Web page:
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The role of governance and ModelOps in unlocking the full power of artificial intelligence in enterprises

As organizations deploy AI/ML models across their business, governance, monitoring and trust are crucial.
Published on Mar 16, 2023
Model Ops

Let’s hone in on Model Operations (ModelOps), an emerging category of companies within the broader artificial intelligence/machine learning (AI/ML) market. As organizations deploy AI/ML models across their business, governance, monitoring and trust are crucial.

Trust becomes a key issue for organizations to gain enough confidence in the infrastructure to deploy models for business-critical use cases. While CSAA Insurance Group’s AI efforts are still nascent, its path to becoming more data-centric and AI-centric can be expedited by leveraging ModelOps alongside Machine Learning Ops (MLOps).

The missing piece

At the start of the AI/ML wave, the referenced summary of how models are built, regardless of the type or methods being used, was the CRISP-DM cross-industry standard process for data mining:

CRISP-DM Process Diagram

Noticeably missing from this process is what happens after deployment. If models are being built and deployed at a small scale without frequent updates, then the CRISP-DM process and summary are likely sufficient for the business’ needs. However, AI model deployment into production at increasing scale presents a different and more complex environment:

  • New AI model development tools enable business analysts and domain experts rather than data scientists to generate hundreds or thousands of models.
  • As the number of deployed models scale, those that must be updated often become unwieldy to manage and monitor.
  • As AI model results and predictions become increasingly relied upon for critical business decisions or driving automated processes that may also be subject to regulatory scrutiny, the stakes for the accuracy, management and monitoring of those models rise significantly.

A deeper examination of organizations that have successfully scaled AI and are mature in their implementation and operationalization of AI surfaces a key component they’ve implemented that’s missing from the traditional CRISP-DM framework: ModelOps.

MLOps? ModelOps? What’s the difference?

Given the nascency of the ModelOps field, there are numerous variations on the definition and capabilities of ModelOps, primarily different flavors of the same concept. For this post, let’s define MLOps as the data science tools and processes that involve speeding up the development, testing and deployment of AI/ML models. ModelOps is the enterprise governance and operations layer for models in production and encircles the entire model-building process to provide model lifecycle automation. ModelOps applies monitoring, management and governance layers on top of MLOps.

Key Differences: MLOps vs. ModelOps

ModelOps v MLOps chart

As outlined in the table above, ModelOps and MLOps go hand-in-hand. It’s necessary to have MLOps in place before bringing in ModelOps. The business need for ModelOps is low in most organizations today, as widespread production deployment of AI models is still nascent. However, companies deploying tens to hundreds of models, especially in highly regulated industries, increasingly purchase ModelOps software. Most organizations will operationalize or implement their AI stack in stages. And for many companies, ModelOps will be the last piece encompassing everything else, as depicted in the diagram below:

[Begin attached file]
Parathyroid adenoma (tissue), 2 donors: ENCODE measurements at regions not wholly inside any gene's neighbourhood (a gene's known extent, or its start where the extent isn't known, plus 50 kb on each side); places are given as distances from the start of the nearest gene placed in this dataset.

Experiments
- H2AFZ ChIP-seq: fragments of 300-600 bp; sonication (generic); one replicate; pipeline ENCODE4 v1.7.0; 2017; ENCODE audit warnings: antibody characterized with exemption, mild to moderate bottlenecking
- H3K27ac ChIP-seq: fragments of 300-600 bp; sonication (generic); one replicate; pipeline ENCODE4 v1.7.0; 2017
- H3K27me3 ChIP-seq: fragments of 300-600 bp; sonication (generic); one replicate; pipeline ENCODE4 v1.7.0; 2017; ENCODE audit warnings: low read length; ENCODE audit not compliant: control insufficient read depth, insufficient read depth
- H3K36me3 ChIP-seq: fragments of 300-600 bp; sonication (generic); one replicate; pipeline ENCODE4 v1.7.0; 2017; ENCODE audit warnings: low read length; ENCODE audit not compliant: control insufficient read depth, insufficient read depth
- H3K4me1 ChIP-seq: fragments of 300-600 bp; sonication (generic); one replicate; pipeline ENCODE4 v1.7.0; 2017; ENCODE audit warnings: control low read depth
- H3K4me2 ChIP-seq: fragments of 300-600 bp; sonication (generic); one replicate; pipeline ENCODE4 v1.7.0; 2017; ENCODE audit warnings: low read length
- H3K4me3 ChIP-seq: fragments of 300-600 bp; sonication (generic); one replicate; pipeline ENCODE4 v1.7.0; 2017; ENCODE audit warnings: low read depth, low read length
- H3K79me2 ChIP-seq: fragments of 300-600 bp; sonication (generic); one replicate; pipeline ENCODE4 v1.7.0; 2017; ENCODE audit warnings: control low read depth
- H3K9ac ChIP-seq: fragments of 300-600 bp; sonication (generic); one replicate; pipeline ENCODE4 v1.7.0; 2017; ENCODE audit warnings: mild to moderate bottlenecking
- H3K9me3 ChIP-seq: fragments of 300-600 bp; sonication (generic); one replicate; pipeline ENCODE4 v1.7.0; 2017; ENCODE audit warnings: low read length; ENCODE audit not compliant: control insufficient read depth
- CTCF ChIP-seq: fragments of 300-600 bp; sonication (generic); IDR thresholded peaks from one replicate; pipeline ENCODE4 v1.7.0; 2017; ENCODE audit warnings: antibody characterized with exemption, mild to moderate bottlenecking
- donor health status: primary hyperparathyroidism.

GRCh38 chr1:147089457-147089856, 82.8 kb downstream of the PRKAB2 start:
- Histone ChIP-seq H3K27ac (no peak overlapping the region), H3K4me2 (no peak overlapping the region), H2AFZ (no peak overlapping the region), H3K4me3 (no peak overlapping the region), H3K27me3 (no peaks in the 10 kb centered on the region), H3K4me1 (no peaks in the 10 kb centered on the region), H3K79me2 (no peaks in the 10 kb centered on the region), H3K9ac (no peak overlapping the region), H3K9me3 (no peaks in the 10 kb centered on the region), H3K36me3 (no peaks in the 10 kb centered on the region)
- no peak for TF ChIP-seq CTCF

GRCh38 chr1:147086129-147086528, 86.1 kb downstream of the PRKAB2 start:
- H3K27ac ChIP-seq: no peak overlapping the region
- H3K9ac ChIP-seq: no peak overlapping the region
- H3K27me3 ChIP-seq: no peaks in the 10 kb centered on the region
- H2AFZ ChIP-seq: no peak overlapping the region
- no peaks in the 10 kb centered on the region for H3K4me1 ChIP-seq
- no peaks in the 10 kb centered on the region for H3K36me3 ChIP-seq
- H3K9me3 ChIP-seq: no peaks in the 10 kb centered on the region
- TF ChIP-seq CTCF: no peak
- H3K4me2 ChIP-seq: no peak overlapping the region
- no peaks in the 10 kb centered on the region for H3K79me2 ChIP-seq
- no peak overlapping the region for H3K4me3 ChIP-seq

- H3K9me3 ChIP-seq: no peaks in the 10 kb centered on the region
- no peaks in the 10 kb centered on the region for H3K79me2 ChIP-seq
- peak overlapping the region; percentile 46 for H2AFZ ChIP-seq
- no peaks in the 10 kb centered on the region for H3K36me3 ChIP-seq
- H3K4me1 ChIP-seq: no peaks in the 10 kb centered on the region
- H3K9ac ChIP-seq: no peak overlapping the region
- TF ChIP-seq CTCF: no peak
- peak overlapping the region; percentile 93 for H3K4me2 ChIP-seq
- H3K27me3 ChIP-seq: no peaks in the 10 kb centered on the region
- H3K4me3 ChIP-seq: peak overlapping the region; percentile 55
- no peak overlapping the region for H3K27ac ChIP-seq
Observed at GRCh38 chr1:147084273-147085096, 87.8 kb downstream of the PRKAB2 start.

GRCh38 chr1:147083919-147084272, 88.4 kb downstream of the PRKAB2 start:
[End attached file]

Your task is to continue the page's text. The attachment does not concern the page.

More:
The tipping point of ModelOps

Organizations won’t experience the pain of lacking a ModelOps tool on day one in the AI maturation and implementation journey. When the AI governance pain is felt depends to an extent on the industry and the organization. However, ModelOps is currently gaining the most significant foothold in organizations further along in the AI maturation spectrum with business-critical AI/ML models in production. There’s also been some initial traction in organizations in highly regulated or technical industries that have started to scale up their deployed AI models (~10 models or more in place) while not massively scaling up their AI/ML teams. The pain becomes more apparent then, especially if there’s a desire to deploy models into critical functions/use cases. Avanta Ventures has spoken to executives at QBE Insurance, Fidelity and Bank of New York, who have grown their AI/ML deployments to the scale where ModelOps is necessary. Most organizations with mature AI systems using ModelOps have homegrown ModelOps solutions. But those solutions are generally Frankenstein-esque, hard to scale, and expensive to support as model adoption within the organization grows.

The ModelOps market is still emerging. Most organizations don’t derive enough value from AI today to justify the cost or aren’t mature enough to have a lack of model governance be a sufficient pain point for them to search for a ModelOps solution. One driver that will help accelerate the need for ModelOps is regulation and increased accountability of and auditing of AI/ML models, especially in the insurance industry. Gartner’s Hype Cycle for AI, below, identifies the different components of AI and their journey to maturation.

What it means for the future

Ultimately, ModelOps builds trust and reliability for organizations in their AI/ML models so they can deploy models at a greater scale, more quickly and in higher-value use cases. To truly become a data-first, AI-centric company, both the concept of ModelOps and ModelOps tools need to be central to an organization’s roadmap so they can confidently deploy models at a large scale, as well as manage, monitor and update.

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